Digital Yuan Is the First Ever Central Bank Digital Currency
The issuance of a digital currency will help China eliminate cash circulation and cut down on counterfeiting. You can check Yuan Pay Group to begin bitcoin trading with the right tools, trading strategies, and guidance from experienced traders. It will also improve cross-border payment efficiency, enhance information transparency and sharing and improve financial inclusion, in line with the government’s objectives.
On June 20, 2016, China’s central bank announced it would launch e-CNY—the first Central Bank Digital Currency (CBDC). This mass issuance is expected to increase liquidity while keeping prices stable.
The use of CBDC in China:
The CBDC will also be used to pay for government social security fees and pensions. Coins and banknotes in China exceeded 36 trillion yuan or 50% of the M2 money supply in 2015. The circulation of this enormous amount has brought many economic and social problems. First, it consumes a considerable amount of material and environmental resources for minting coins, producing paper notes, and transporting them to markets around the country. Minimizing the circulation of cash will help to protect the environment. Second, it encourages corruption as large stacks of cash can be passed along quickly for bribes. Third, it has made people dependent on notes and coins for daily use instead of electronic payments.
Finally, digital money can track every transaction within its network through a public ledger system called blockchain technology (which is adopted by bitcoin). Therefore, as a national initiative, e-CNY is an essential element that people should bring into being on time to meet the country’s e-payment needs. At the same time, it should also help to promote international cooperation and conduct financial support for developing countries and small island states.
The future of the digital Yuan in China:
It is estimated that the global digital money market will reach US$1.6 trillion by 2023, with digital money playing a much more significant role in daily life as a medium of exchange and an investment vehicle. Central banks and governments which have not entirely issued cashless payments are also waiting to see how digital currencies such as e-CNY will perform, including Japan and Sweden.
After all, issuing an e-CNY is just one step toward a cashless society. It comes with many challenges, such as cybersecurity risks when using financial technology (Fintech) applications to transfer money electronically. The critical questions for China’s central bank are how to ensure the security of e-CNY, increase users’ confidence in e-CNY and give them strong reasons to choose it over traditional currency.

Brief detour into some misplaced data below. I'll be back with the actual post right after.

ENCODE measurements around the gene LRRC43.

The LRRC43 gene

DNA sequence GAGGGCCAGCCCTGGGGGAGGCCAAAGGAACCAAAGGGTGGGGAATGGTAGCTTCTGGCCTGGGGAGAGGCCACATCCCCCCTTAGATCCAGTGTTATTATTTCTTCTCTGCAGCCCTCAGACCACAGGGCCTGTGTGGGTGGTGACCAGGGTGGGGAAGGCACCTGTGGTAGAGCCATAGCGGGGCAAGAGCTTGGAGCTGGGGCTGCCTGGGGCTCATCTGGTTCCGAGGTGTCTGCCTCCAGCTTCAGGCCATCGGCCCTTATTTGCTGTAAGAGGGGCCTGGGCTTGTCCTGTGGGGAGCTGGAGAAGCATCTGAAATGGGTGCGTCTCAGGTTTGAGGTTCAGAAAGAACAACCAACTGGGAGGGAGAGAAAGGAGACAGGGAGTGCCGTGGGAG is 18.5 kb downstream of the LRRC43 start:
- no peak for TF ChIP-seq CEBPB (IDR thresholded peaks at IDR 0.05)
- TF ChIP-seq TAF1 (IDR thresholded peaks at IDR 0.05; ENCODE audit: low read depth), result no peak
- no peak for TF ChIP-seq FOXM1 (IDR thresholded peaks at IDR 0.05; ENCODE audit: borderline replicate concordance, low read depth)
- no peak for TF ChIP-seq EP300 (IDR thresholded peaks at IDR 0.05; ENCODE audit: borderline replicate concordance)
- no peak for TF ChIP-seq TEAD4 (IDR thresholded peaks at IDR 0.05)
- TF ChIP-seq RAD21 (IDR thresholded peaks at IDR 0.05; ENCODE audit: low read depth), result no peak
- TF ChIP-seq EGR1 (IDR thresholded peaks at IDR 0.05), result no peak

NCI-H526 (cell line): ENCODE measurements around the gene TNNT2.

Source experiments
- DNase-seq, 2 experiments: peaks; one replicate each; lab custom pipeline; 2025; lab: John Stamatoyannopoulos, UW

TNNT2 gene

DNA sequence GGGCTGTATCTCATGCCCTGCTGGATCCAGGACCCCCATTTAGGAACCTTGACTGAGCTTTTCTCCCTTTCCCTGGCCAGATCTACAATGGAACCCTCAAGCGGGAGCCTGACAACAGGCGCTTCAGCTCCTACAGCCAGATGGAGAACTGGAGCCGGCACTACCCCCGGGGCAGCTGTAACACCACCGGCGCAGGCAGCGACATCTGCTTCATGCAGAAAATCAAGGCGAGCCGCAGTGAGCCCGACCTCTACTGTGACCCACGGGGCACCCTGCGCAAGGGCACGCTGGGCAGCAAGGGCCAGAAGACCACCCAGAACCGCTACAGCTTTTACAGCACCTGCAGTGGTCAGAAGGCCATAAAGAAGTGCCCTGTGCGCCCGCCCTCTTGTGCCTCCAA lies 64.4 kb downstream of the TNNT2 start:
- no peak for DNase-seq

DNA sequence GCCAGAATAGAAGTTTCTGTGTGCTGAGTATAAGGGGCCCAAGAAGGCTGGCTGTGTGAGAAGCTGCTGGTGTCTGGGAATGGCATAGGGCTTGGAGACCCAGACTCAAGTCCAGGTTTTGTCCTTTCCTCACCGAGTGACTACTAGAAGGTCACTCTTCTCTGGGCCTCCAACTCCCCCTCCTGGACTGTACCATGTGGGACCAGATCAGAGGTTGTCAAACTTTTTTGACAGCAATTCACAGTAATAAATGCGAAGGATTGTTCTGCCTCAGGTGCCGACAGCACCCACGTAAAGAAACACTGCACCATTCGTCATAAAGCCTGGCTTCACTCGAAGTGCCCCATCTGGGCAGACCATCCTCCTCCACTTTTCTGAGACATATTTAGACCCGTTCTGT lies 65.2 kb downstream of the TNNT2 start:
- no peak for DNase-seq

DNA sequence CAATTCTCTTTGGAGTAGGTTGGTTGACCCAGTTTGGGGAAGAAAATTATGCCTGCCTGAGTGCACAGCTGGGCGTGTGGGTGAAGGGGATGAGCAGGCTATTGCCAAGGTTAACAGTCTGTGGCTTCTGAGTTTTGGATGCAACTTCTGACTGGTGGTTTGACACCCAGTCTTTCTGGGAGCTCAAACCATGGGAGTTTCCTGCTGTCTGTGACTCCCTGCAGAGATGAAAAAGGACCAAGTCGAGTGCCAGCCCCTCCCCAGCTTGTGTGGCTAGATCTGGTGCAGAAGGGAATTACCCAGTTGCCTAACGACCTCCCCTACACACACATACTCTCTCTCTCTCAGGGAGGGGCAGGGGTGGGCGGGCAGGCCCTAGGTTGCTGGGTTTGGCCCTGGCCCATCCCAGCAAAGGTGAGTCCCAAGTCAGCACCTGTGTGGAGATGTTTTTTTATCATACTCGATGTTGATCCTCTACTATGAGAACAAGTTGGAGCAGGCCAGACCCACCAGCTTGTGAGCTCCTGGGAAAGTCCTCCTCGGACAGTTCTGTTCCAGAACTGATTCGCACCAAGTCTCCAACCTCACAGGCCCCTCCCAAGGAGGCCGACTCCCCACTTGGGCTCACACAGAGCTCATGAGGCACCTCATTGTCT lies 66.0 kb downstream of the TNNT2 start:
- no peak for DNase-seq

China is at a stage where the use of CBDC is inevitable. We will see more countries worldwide issuing digital currencies at their own pace, given that new international standards and frameworks have been put in place.
In the end, CBDC is a powerful tool enabling countries to build their digital financial infrastructure. China’s move will promote innovation in the development of digital money around the world and is expected to push more countries toward the development of CBDC.
The blockchain industry has caught the attention of regulators and government officials as it can potentially disrupt many industries in China, such as financial services, supply chain management, information security, etc.
Will India release the digital rupee like the digital Yuan?
With the understanding of the relationship between digital currency and gold and gold coins, it is reasonable to expect that India will also issue digital rupees like Digital Yuan.
When asked about the likelihood of India introducing a digital currency, authorities said India would not introduce it as long as it does not have a computerized system for exchanging cash and managing assets to cover taxes and traces.
The Indian government has been working towards introducing a cashless society with the help of digital currency. The RBI has stipulated that banks must support the move toward a cashless economy and ensure that their infrastructure is designed to handle digital currency transactions.
Currently, 86% of all bank accounts in India are under the Pradhan Mantri Jan Dhan Yojana scheme. However, the Indian government aims to increase this number so that every individual in India will have a bank account and be able to use them to carry out transactions electronically through any channel, including mobile phones.
Does every country need a central bank digital currency?
The popular view is that central banks are the issuers of currency. So, it is natural to think that if these countries issue digital currency, they will issue it via the central bank. However, this is not necessarily true. For example, we have seen that in China, the Center of Science and Industry in Shanghai is responsible for issuing digital currency by integrating it with the city’s “China Public Blockchain Technology” platform. This model may be appropriate for India because it has a large population and a vast payment system.
But this model may not be suitable for developed countries such as the United States, Canada, or Australia because their populations are small and their payment systems are streamlined. In contrast, developing countries such as Indonesia, Nigeria, or Kenya should choose a system similar to China’s.
Many countries do not need digital currency issued by central banks because they already use it. For example, the United States uses non-cash payment methods such as credit cards to make payments.